When is it right to die?: suicide, euthanasia, suffering, mercy, Volume 121

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Zondervan Pub. House, Sep 1, 1992 - Political Science - 189 pages
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If he knows he's going to die, why shouldn't a doctor just help him die? Shouldn't we treat her as kindly as we treat our dogs or cats? What about all these tubes? Give me an easy conclusion for this painful situation. Joni Eareckson Tada was confronted with these questions not only as she struggled against her own paralysis, but as she sat in her wheelchair by the bedside of her dying father. So much suffering, so much pain, she thought. Why not end it all quickly ... painlessly? More and more people who are terminally ill are choosing assisted suicide. Other groups such as the elderly, the disabled, or even the depressed or suicidal are being swept up into this movement of "self deliverance". Books on suicide are becoming bestsellers. Bypass suffering. Leapfrog the dying process. Put a quick end to merciless pain and mental anguish. These are tempting enticements to those who hurt. When Is It Right to Die? counterbalances such "quick fix" advice with alternatives of hope, compassion, and death with real dignity. Tada offers help to those who see assisted death measures on their state ballots and wonder when legalized suicide will become a reality. Behind every booklet printed by a right-to-die or a right-to-life group is a family. A family like yours. A disabled person like Joni. In her warm, personal way, Joni takes her reader into the lives of families, the elderly, the disabled, and the terminally ill and lets them speak about assisted death. What they say is surprising. For those who agonize over the "when" and "how" of dying at a time when assisted suicide is being openly debated, When Is It Right to Die? gives guidance toward answers that are ethical, appropriate, and ... right.In an age of advancing medical technology, who has not pondered the questions, "How do I want to die? Can I control the way I will one day die?" This book is for those who want help for the single national issue that will personally touch everyone's life. Tada doesn't give pat conclusions. She doesn't hold to the position of life support when death is imminent. Instead she gives warm comfort from God and her experience and practical help to meet the hard, cold realities for those facing, or considering, death. Not a dissertation on ethics, this book is filled with personal stories of real individuals facing life-and-death questions and finding ... hope.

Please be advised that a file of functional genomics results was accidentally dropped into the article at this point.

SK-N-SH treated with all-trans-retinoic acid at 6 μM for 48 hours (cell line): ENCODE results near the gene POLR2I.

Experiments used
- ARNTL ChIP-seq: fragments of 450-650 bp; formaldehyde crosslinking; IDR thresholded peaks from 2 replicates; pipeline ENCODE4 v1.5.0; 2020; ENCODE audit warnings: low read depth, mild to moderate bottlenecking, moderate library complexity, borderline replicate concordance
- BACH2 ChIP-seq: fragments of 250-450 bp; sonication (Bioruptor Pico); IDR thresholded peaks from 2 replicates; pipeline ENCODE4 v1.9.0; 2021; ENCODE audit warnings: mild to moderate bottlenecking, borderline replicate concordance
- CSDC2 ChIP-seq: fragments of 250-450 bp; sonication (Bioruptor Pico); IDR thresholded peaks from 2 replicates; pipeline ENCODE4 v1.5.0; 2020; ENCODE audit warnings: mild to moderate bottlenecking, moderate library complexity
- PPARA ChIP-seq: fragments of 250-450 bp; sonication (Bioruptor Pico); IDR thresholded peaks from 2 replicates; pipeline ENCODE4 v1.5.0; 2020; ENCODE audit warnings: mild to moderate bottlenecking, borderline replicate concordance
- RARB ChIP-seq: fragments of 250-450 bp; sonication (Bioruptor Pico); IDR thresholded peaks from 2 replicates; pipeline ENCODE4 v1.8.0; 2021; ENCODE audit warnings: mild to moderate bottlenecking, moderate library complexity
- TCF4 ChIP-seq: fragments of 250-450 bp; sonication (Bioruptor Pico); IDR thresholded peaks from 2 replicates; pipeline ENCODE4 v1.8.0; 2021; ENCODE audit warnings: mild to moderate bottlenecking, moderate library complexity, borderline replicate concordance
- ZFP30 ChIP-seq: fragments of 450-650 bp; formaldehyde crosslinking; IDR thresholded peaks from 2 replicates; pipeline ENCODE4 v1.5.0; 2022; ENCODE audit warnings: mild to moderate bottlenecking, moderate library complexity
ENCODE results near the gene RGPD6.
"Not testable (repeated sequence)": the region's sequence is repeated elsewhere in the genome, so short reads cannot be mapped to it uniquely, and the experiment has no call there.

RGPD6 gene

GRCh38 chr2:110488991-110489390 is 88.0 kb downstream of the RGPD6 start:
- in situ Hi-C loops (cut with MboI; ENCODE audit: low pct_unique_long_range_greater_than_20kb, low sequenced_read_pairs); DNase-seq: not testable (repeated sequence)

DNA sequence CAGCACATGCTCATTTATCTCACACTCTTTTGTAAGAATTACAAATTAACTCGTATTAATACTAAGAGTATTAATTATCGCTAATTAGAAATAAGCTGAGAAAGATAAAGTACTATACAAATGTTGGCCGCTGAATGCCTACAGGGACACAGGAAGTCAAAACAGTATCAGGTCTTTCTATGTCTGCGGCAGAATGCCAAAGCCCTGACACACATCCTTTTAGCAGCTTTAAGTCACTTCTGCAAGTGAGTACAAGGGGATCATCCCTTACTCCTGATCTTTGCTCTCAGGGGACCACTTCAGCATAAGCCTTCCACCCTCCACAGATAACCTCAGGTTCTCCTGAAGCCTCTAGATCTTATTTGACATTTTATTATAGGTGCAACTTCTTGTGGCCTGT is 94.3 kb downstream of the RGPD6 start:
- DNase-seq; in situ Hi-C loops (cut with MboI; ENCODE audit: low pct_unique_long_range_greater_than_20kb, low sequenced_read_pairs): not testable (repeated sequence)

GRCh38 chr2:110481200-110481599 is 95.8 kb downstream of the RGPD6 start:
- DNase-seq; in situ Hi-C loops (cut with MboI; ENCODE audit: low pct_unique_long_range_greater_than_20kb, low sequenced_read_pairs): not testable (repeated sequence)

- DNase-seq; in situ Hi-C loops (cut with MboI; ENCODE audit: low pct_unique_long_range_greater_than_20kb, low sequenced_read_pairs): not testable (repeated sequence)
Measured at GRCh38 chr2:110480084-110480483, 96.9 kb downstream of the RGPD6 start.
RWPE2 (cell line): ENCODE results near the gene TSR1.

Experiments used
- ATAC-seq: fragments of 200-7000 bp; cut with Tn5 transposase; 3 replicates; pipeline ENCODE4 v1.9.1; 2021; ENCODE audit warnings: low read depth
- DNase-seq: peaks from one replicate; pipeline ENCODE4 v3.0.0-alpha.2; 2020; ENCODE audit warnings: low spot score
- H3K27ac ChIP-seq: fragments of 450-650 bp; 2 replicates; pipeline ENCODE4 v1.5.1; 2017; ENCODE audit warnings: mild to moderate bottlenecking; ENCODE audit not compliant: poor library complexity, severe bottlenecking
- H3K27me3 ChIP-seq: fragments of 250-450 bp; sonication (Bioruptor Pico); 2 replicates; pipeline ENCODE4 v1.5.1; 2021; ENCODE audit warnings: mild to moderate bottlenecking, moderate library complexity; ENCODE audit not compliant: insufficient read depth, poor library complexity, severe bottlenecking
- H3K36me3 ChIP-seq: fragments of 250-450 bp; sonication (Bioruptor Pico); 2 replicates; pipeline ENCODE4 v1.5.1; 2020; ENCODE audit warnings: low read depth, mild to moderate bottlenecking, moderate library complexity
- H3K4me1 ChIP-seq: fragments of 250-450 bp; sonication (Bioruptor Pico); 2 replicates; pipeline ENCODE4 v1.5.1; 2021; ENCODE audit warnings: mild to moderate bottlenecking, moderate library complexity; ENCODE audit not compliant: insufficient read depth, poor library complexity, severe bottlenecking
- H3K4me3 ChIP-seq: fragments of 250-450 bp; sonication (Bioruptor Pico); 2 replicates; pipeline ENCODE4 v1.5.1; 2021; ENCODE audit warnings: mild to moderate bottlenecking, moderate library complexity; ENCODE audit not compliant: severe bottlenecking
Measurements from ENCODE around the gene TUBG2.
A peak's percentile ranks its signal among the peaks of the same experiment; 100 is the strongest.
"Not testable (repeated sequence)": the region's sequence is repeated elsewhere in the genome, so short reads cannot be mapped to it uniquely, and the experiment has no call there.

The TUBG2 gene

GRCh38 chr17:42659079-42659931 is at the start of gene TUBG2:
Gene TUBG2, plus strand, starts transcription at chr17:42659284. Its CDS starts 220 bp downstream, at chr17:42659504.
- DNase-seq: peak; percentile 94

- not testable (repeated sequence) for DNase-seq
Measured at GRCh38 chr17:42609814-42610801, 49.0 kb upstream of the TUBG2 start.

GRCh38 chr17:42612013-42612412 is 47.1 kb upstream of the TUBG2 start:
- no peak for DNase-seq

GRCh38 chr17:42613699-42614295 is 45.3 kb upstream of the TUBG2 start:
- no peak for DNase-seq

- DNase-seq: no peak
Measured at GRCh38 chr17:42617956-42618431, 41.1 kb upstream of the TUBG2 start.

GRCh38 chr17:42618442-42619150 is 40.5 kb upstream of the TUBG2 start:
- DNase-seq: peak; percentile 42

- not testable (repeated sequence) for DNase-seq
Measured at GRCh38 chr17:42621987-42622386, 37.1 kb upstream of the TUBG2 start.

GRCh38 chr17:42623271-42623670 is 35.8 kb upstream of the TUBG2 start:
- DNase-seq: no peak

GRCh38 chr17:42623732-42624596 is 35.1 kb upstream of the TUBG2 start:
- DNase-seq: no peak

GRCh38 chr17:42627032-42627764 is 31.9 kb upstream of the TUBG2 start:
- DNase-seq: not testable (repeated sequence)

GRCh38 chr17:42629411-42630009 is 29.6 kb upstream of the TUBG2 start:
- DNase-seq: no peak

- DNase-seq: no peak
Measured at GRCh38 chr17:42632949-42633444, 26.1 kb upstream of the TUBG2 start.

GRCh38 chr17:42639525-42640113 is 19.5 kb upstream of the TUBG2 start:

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User Review  - librarianlou - LibraryThing

Since I may have to make hard decisions about my elderly father, I was thankful for the opportunity to read this book and get some Biblical guidance. (This was written back in 1982.) Read full review

Contents

Foreword
11
Lets Begin Here
17
Your Decision Matters to Others
67
Copyright

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About the author (1992)

Joni Eareckson Tada is the founder of Joni and Friends, an organization accelerating Christian outreach in the disability community that numbers 610 million people worldwide. This organization operates out of the new Joni and Friends International Disability Center located in Agoura Hills, California. Joni is not only an international disability advocate but an artist and the author of numerous bestselling books, including Pearls of Great Price, Diamonds in the Dust, More Precious Than Silver, the Platinum award-winning Joni, Heaven: Your Real Home, When God Weeps, and The God I Love. SPANISH BIO: Joni Eareckson Tada es el fundadora del Centro Internacional de Discapacidad Joni y sus amigos, una organizacion con sede en California que promueve el alcance cristiano en la comunidad de discapacitados a nivel mundial (www.joniandfriends.org). En 1967, un accidente durante un salto de clavado dejo cuadriplegica a Joni, pero los anos no fueron desaprovechados. Su siempre profundo amor por la Palabra de Dios ha generado mas de treinta y cinco libros, incluyendo sus exitosos devocionales, Diamantes en el polvo y Mas precioso que la plata. Joni y su esposo, Ken, han estado casados durante veinticuatro anos y tienen su hogar en Calabasas, California.